B. Public Policy Limitation.
Appellant contends that his evidence established a prima facie case of retaliatory termination for reasons which offend public policy in three respects. First, he contends that the evidence tended to show he was terminated because he refused to participate in negotiations for a union contract which would have violated state and federal public policy against restraint of trade; second, that he was terminated because he refused to participate in negotiations for a union contract which violated declared public policy against discrimination based on sex; and third, that he was terminated for reasons which violate the state's policy favoring the exercise of a company director's duty of inquiry.
The first contention finds doctrinal support in the Supreme Court decision in Tameny v. Atlantic Richfield Co., supra. In Tameny, the court held “that an employer's authority over its employee does not include the right to demand that the employee commit a criminal act to further its interests, and an employer may not coerce compliance with such unlawful directions by discharging an employee who refuses to follow such an order.” (27 Cal.3d at p. 178, 164 Cal.Rptr. 839, 610 P.2d 1330.) A pleading which alleged that the plaintiff was terminated because he refused to participate in activity which would have constituted a violation ofthe antitrust laws was held to state a cause of action.
Appellant's evidence, however, fails to support application of that doctrine. The trial court, in granting the nonsuit, reasoned that there was no evidence that appellant in fact refused or indicated he would refuse to participate in negotiations for a new agreement, or that the terms for which he would be expected to negotiate would pose the same legal problems as those which appellant claimed to inhere in the prior agreement. Assuming, however, that there was sufficient evidence from which the jury could have filled those evidentiary gaps by inference, there is a more fundamental flaw in appellant's argument. The premise upon which he sought to establish, through expert testimony, that the prior supplemental agreement violated the antitrust laws, was that its existence was kept secret from the other employer members of the multi-employer bargaining unit. Assuming, arguendo, that the premise had legal merit, the factual predicate for that premise is missing. Appellant established only that one employer was unaware of the existence of the supplemental agreement, and that employer was not a member of the multi-employer group. Moreover, by 1973, when appellant was asked to be a member of the negotiating committee, the 1968 agreement had long since expired, and See's was no longer bargaining through the association. Thus, the trial court did not err in granting nonsuit on that theory.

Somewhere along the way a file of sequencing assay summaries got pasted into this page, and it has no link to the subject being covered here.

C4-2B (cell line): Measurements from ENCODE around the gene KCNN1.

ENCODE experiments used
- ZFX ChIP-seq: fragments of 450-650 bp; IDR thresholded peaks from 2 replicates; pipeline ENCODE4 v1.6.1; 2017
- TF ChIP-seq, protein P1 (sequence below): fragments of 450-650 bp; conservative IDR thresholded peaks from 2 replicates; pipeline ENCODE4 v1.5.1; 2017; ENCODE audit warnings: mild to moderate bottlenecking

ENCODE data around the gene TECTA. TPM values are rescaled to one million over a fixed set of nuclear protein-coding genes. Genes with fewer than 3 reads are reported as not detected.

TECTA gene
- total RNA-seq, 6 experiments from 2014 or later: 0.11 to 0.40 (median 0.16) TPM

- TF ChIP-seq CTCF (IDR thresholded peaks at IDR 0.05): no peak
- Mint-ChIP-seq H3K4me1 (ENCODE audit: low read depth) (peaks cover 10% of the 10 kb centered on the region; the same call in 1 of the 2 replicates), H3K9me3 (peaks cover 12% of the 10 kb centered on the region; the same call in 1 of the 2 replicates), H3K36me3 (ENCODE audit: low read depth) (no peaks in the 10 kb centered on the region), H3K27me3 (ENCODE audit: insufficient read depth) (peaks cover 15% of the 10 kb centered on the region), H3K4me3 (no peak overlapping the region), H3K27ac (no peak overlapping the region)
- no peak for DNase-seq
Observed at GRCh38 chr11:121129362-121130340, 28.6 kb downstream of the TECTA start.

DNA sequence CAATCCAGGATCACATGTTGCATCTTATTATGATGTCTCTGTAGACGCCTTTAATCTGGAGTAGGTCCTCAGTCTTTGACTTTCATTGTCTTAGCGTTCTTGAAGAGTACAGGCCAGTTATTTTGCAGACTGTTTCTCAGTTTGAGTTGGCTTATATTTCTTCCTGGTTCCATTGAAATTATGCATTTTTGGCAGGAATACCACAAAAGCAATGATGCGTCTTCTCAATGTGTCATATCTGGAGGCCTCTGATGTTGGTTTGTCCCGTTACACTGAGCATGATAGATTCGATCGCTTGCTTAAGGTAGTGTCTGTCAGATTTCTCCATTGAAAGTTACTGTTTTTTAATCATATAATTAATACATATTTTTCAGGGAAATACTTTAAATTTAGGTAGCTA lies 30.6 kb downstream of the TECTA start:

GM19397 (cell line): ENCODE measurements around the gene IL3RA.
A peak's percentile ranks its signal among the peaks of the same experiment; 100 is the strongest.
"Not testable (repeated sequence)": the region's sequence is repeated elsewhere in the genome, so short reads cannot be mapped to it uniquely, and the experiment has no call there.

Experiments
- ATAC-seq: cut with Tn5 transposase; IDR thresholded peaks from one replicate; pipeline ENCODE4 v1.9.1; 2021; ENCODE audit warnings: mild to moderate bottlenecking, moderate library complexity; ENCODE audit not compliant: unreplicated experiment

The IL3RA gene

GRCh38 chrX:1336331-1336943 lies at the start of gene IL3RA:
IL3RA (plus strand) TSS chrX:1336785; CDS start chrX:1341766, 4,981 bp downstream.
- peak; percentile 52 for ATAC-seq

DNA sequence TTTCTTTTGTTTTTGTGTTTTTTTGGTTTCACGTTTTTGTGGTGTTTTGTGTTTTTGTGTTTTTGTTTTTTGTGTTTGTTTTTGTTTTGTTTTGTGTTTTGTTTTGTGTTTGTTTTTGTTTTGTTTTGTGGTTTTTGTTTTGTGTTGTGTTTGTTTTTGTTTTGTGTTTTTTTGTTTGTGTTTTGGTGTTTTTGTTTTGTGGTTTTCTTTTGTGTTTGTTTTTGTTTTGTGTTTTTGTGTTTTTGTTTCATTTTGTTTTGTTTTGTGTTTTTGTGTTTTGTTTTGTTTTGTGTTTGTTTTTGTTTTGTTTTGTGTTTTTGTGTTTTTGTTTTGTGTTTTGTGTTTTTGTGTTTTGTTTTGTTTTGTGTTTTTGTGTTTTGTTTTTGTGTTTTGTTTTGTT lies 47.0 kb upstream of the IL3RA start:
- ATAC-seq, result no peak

Appellant's second theory is that the supplemental agreement in effect at the time of his termination discriminated against women in violation of the state's Fair Employment Practices Act (now Fair Employment and Housing Act, Gov.Code, s 12900 et seq.), by allowing payment of a lower wage rate to seasonal employees who were, in fact, women. In support of that theory, an attorney with the California Fair Employment Practices Commission testified that on the basis of certain factual assumptions the contract as applied would violate state law.
Assuming, for purposes of analysis, that there was sufficient evidence to establish the prima facie illegality of the supplemental agreement under the Fair Employment Practices Act, appellant's theory again fails for lack of evidentiary support. In addition to the gaps noted in connection with appellant's antitrust theory, there was no evidence that appellant ever communicated to See's his belief or opinion that the existing contract discriminated on the basis of sex.[FN13]
Appellant's third theory is premised on section 309, subdivision (a) of the Corporations Code, which requires of corporate directors that they perform the duties of their office “with such care, including reasonable inquiry, as an ordinarily prudent person in a like position would use under similar circumstances.” (Emphasis added.) The evidence does not reasonably support a determination, however, that appellant was engaged as a director in the process of inquiry. (Cf. Becket v. Welton Becket & Associates (1974) 39 Cal.App.3d 815, 114 Cal.Rptr. 531.)[FN14]
We conclude that appellant did not establish a prima facie and cognizable case of wrongful termination based upon the public policy theories which he advanced.
C. Contract Limitations.